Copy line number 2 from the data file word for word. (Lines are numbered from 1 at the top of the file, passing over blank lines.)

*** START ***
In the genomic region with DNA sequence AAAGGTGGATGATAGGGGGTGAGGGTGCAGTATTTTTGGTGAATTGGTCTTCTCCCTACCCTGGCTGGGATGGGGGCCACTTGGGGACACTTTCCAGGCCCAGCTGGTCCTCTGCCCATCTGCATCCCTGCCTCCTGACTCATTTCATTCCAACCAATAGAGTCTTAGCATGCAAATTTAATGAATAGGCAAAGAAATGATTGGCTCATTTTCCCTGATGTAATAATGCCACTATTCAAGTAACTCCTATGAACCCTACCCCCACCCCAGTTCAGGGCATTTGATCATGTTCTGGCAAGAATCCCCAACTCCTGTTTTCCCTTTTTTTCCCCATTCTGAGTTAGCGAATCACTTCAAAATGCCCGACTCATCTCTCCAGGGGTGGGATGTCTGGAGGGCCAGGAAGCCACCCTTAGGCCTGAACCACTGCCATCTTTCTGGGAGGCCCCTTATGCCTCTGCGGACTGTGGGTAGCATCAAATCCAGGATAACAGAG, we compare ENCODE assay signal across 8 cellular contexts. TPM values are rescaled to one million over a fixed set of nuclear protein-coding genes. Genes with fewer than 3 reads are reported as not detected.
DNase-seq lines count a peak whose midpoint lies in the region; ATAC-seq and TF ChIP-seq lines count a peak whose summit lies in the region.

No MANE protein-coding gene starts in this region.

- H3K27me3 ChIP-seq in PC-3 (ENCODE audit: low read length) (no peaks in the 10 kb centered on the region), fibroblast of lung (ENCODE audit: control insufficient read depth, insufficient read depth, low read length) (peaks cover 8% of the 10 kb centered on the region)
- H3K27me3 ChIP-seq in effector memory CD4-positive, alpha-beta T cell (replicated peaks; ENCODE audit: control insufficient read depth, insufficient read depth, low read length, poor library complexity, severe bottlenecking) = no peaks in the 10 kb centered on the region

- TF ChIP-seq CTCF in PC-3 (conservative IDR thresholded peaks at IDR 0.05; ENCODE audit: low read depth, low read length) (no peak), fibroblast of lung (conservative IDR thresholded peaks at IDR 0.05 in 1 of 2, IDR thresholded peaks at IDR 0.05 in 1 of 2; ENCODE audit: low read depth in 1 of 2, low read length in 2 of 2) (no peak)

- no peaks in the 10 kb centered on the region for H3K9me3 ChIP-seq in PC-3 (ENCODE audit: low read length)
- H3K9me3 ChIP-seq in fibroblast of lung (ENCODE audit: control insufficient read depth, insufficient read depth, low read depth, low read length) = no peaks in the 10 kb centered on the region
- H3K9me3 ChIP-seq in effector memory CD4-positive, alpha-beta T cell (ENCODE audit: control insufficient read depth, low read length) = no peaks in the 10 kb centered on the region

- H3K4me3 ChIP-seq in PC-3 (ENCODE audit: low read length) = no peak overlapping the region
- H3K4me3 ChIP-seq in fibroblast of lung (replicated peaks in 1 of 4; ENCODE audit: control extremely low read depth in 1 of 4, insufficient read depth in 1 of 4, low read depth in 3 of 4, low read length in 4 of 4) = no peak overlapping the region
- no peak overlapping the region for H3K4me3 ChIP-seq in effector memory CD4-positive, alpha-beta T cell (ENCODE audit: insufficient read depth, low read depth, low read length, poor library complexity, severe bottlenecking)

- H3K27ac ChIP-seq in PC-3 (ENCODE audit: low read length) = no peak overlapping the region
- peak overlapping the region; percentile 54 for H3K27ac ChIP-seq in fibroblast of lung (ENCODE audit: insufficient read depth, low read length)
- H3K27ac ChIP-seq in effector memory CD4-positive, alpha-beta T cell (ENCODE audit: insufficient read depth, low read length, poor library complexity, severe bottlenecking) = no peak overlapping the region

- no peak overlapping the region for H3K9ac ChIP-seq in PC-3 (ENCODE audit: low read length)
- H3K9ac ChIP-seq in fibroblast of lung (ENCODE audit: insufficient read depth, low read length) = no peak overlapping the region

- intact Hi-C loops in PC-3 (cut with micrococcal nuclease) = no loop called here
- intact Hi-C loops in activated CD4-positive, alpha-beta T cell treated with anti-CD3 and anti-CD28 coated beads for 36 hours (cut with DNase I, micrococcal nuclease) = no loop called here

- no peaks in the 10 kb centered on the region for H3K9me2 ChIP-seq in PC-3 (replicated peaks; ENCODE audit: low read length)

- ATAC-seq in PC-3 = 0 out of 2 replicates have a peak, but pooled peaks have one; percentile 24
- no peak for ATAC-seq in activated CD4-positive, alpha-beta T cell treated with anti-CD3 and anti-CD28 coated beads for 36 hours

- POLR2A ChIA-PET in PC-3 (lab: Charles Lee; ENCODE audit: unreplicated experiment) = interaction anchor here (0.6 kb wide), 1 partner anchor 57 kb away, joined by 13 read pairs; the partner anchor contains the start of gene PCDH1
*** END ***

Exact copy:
DNase-seq lines count a peak whose midpoint lies in the region; ATAC-seq and TF ChIP-seq lines count a peak whose summit lies in the region.